Residents can address concerns about the 2014 budget to the County Board at a public hearing on Tuesday.
Nearly 100,000 preliminary tax notices arriving in Washington County mailboxes come with an asterisk this year because they don’t include costs of several voter-approved school levies.
“That proposed tax is going to be a lot different from what the final tax shows,” said Jennifer Wagenius, manager of the county’s property records and taxpayer services division. Actual 2014 tax bills, mailed in March, will bring sharp contradictions in some instances.
The Stillwater district, for example, shows nearly a 30 percent reduction on the preliminary notice, but conversely a potential increase of 27 percent on the actual tax bill. That’s because a previous levy is expiring, explaining the reduction, and the county’s calculation of taxes for the preliminary notices began before voters approved the new $16.2 million levy in early November.
County officials, anticipating taxpayer confusion, expressed concern over how they should explain the differences in school taxes when taxpayers begin calling in March. Two members of the County Board urged caution at a recent workshop held to review the numbers.
“I don’t know that we want to send a negative message out there in respect to the schools,” said Fran Miron, who represents northern Washington County.
Commissioner Gary Kriesel said that “63 percent of voters approved the Stillwater referendum, so they want to invest in education.”
The county’s portion of the property bill — which also includes taxes that cities assess — will show a 0.2 percent increase after three consecutive years of no increases at all. The levy remained flat in 2011 and 2013 and was reduced in 2012.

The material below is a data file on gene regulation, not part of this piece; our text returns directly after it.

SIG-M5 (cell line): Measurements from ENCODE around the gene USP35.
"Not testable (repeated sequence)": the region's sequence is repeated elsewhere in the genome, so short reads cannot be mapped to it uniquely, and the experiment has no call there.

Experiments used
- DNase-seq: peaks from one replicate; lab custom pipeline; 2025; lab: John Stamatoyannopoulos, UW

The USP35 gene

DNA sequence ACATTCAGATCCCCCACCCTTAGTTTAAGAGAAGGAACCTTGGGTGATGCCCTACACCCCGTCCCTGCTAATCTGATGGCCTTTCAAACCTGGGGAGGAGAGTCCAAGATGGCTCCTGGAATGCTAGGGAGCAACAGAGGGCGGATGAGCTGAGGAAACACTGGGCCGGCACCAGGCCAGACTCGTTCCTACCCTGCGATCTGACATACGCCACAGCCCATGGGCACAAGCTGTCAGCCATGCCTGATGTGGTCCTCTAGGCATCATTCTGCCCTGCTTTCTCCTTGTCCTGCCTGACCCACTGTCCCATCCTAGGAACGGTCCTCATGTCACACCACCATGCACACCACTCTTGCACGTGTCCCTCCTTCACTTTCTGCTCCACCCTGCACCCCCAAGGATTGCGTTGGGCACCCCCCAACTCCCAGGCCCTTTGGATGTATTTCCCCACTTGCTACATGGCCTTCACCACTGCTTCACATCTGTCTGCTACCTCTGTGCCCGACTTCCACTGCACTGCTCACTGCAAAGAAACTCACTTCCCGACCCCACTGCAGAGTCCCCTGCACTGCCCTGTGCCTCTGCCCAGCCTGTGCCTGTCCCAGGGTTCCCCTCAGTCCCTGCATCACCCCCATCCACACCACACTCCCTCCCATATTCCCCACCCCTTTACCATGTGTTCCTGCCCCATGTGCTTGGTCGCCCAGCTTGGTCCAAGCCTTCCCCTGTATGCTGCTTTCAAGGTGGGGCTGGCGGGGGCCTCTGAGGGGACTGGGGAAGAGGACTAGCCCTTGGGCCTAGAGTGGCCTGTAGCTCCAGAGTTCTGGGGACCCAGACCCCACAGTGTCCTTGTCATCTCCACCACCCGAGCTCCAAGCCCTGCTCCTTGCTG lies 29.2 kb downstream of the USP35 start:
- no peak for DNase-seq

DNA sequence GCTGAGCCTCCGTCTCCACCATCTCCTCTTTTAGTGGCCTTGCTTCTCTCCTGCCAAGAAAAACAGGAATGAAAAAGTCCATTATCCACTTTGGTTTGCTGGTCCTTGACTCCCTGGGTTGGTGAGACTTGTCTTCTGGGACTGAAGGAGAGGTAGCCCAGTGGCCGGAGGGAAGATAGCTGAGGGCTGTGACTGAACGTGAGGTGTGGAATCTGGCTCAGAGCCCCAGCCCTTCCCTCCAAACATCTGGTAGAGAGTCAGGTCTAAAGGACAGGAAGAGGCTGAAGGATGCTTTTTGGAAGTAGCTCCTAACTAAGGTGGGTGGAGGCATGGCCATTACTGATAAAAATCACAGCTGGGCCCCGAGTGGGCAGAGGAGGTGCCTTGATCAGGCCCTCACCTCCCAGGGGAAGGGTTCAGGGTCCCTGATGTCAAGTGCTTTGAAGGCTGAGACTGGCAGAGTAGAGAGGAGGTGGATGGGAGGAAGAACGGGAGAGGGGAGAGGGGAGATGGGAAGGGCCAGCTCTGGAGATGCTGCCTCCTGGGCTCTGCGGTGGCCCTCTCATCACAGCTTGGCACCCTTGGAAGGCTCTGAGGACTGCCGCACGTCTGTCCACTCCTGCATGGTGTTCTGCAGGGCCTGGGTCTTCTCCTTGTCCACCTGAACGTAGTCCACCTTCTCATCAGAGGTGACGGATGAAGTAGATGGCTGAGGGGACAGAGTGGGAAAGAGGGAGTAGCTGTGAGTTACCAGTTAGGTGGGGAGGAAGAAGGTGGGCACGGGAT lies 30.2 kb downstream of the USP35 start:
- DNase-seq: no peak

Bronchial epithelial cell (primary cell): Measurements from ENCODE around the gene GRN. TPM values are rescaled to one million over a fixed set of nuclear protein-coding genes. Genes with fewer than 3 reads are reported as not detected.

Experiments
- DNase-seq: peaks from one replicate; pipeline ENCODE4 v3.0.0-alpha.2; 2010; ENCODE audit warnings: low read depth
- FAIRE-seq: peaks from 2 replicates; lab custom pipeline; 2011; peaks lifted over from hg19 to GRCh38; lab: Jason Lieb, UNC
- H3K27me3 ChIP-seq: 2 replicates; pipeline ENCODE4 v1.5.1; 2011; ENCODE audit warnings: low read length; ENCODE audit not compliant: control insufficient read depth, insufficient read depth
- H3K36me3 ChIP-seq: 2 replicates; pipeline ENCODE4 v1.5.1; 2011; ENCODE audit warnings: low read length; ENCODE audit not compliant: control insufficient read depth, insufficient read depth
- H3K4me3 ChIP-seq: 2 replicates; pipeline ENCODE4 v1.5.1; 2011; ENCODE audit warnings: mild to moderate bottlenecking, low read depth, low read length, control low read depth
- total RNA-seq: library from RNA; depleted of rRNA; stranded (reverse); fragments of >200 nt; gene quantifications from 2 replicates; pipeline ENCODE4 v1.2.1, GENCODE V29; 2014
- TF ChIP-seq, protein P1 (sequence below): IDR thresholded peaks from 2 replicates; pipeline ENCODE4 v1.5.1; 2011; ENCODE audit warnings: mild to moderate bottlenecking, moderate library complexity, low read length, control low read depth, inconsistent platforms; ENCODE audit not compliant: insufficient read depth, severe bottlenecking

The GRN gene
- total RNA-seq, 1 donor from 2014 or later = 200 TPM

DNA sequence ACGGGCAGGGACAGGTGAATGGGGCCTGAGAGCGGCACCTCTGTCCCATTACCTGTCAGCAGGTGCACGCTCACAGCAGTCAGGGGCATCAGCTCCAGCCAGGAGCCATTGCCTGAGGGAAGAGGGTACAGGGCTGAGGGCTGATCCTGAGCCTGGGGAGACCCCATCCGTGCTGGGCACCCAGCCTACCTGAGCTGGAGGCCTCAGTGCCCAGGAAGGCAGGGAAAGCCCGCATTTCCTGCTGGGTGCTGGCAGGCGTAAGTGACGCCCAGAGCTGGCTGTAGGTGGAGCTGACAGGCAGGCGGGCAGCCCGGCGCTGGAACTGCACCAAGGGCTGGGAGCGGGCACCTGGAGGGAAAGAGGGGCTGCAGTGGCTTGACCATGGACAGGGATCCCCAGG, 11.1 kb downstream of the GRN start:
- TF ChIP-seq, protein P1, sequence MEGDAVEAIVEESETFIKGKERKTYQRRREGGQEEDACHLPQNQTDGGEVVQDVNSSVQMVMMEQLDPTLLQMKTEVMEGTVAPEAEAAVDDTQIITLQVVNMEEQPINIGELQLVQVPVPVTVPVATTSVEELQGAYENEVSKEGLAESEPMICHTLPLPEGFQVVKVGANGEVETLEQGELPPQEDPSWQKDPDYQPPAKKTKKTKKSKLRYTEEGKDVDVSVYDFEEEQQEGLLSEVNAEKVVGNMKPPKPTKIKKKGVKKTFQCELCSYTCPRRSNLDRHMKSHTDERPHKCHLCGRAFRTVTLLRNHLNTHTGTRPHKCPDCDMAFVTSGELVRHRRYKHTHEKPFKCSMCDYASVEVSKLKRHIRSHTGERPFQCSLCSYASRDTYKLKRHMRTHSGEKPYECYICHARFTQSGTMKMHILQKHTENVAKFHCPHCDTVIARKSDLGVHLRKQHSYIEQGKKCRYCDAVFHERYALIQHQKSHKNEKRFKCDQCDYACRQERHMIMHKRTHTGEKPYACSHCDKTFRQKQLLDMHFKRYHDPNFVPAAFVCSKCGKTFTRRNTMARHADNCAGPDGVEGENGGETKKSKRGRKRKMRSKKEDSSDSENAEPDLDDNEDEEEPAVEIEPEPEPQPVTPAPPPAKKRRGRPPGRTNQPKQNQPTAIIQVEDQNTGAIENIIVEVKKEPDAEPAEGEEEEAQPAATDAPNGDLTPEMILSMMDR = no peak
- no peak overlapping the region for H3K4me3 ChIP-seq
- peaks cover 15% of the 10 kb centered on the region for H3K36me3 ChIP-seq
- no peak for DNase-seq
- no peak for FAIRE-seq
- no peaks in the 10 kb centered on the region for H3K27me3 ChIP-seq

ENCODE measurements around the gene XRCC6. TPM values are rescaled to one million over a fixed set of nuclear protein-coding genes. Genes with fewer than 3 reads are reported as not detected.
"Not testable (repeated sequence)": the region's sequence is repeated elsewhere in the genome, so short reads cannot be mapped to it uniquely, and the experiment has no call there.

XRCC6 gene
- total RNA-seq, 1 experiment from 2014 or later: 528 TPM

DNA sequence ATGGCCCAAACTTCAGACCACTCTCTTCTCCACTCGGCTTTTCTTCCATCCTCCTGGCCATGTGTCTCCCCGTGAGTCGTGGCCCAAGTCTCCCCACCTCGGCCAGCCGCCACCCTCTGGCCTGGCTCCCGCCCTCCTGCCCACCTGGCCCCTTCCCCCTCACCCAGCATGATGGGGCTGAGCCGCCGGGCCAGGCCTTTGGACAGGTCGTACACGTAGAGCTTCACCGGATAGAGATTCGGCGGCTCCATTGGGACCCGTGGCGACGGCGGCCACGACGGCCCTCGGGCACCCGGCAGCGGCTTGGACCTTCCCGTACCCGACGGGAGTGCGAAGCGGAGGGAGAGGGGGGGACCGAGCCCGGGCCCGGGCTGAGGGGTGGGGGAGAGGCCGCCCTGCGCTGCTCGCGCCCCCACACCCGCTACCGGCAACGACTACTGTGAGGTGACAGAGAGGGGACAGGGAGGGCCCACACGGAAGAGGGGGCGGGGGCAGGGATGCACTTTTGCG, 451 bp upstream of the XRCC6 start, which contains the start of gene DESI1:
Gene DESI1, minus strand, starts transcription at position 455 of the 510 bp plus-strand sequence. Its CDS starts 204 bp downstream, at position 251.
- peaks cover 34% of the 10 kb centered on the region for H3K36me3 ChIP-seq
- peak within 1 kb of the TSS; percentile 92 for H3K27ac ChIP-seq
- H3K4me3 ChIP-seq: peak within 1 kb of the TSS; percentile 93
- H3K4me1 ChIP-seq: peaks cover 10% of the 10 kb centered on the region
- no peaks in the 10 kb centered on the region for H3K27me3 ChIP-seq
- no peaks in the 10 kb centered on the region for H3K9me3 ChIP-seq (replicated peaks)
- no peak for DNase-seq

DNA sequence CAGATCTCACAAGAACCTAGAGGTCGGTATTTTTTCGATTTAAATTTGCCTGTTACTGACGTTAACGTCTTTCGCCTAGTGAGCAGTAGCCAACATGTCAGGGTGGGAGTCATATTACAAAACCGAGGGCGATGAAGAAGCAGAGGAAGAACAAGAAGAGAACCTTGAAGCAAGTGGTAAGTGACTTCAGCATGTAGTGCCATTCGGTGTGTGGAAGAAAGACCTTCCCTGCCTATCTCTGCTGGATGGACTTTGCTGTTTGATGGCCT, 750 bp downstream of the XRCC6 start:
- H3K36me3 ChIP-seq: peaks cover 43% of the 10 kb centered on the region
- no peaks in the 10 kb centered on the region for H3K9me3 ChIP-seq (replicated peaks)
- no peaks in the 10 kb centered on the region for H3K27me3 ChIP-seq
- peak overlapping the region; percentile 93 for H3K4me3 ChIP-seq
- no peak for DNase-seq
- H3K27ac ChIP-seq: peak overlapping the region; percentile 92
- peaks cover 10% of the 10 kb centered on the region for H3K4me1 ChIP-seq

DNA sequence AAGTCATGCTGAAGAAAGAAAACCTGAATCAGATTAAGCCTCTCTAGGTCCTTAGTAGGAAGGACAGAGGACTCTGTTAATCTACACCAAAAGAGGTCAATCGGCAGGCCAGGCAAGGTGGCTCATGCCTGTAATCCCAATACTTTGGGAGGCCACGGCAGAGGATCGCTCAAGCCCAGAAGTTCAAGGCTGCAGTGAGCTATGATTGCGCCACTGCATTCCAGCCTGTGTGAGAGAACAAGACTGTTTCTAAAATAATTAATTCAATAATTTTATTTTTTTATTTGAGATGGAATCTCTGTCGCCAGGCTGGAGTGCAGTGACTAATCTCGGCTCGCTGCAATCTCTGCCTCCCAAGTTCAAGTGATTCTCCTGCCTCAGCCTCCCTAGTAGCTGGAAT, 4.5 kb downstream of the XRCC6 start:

A final vote on the 2014 proposed $147.4 million county operating budget and $23.1 million capital budget will come Dec. 17. Preceding that, a formal public hearing will be held Tuesday at 6 p.m. in the fifth-floor boardroom at the Washington County Government Center in Stillwater.
The proposed budget includes:
• More library hours, particularly on Sundays at the Forest Lake and Cottage Grove branch libraries.
• Updating of Sheriff’s Office vehicles and improvements to the 911 telephone system.
• Improvements at the Lake Elmo Park Reserve swim pond.
• Technology improvements in county offices, including a new information system for human resources.
• Issuance of a $5 million bond for the voter-approved Land and Water Legacy program.
Preliminary notices mailed to taxpayers will show a total billing of $366.1 million, which includes the city and school district taxes. That’s a reduction of 2.3 percent from 2013. The total of $374.8 million in 2013 was a 1.5 percent increase over the amount billed in 2012.
Meanwhile, in another blip of taxation, total costs of tax-increment financing (TIF) fell by more than 30 percent because of expiring districts in Cottage Grove, Forest Lake, St. Paul Park and Stillwater.
In a comparative ranking of seven metro counties, Washington County falls second-lowest per capita in the amount of county tax that will be assessed in 2014. The expected $619 tax on a $204,900 median-valued house compares favorably to more populated counties. Dakota County will assess less, at $592, but Ramsey County leads the pack with $1,186, according to Washington County numbers.